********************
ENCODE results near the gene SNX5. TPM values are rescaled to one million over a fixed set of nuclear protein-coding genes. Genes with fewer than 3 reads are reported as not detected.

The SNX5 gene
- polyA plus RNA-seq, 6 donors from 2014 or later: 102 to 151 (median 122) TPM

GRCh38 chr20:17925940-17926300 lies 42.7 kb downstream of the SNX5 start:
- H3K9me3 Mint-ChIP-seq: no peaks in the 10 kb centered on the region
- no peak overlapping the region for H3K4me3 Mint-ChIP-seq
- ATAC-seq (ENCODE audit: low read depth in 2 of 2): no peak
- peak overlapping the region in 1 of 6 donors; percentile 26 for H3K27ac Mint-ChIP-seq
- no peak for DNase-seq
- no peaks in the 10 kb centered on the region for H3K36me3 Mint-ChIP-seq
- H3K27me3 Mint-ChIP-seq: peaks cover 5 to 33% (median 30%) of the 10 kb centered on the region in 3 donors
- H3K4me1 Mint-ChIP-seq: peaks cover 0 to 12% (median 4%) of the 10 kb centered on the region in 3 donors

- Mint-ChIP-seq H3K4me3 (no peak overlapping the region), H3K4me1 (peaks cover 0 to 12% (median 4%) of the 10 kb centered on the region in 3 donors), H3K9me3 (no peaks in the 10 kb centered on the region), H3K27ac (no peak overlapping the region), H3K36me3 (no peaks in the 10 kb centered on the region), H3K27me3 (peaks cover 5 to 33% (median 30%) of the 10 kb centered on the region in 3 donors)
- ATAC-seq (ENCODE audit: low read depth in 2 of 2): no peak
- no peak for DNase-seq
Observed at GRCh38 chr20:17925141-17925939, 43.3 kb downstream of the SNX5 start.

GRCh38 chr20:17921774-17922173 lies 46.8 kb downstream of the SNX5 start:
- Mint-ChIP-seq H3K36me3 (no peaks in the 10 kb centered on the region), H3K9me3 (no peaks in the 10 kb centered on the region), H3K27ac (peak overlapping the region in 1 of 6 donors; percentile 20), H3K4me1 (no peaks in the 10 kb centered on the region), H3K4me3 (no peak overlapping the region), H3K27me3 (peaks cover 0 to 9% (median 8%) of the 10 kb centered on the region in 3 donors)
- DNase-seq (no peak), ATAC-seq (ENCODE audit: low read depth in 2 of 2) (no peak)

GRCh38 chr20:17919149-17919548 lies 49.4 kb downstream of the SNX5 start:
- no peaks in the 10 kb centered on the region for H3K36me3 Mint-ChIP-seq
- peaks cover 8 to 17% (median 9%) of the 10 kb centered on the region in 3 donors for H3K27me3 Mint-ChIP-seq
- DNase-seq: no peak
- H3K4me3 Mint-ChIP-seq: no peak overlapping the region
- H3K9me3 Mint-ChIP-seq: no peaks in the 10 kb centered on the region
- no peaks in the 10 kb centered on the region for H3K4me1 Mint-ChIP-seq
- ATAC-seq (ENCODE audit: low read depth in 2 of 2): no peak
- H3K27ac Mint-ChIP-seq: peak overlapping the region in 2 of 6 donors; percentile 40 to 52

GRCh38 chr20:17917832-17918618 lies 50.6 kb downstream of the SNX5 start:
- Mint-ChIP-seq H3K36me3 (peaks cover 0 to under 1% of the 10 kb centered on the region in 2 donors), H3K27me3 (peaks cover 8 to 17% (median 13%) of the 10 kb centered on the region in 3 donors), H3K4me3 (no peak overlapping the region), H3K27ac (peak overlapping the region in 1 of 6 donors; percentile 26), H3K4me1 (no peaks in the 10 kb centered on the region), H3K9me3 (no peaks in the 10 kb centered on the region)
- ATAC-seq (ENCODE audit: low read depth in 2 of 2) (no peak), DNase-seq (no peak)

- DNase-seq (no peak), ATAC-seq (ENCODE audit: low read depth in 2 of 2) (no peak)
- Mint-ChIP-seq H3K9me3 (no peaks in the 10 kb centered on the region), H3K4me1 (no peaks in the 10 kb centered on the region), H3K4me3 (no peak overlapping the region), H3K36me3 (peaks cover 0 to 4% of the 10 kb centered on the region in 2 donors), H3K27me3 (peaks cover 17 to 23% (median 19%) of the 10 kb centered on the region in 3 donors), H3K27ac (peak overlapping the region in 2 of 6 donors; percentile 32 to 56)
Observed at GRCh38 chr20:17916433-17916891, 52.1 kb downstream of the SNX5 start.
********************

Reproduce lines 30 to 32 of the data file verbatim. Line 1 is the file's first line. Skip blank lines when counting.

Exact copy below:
- Mint-ChIP-seq H3K36me3 (peaks cover 0 to under 1% of the 10 kb centered on the region in 2 donors), H3K27me3 (peaks cover 8 to 17% (median 13%) of the 10 kb centered on the region in 3 donors), H3K4me3 (no peak overlapping the region), H3K27ac (peak overlapping the region in 1 of 6 donors; percentile 26), H3K4me1 (no peaks in the 10 kb centered on the region), H3K9me3 (no peaks in the 10 kb centered on the region)
- ATAC-seq (ENCODE audit: low read depth in 2 of 2) (no peak), DNase-seq (no peak)

- DNase-seq (no peak), ATAC-seq (ENCODE audit: low read depth in 2 of 2) (no peak)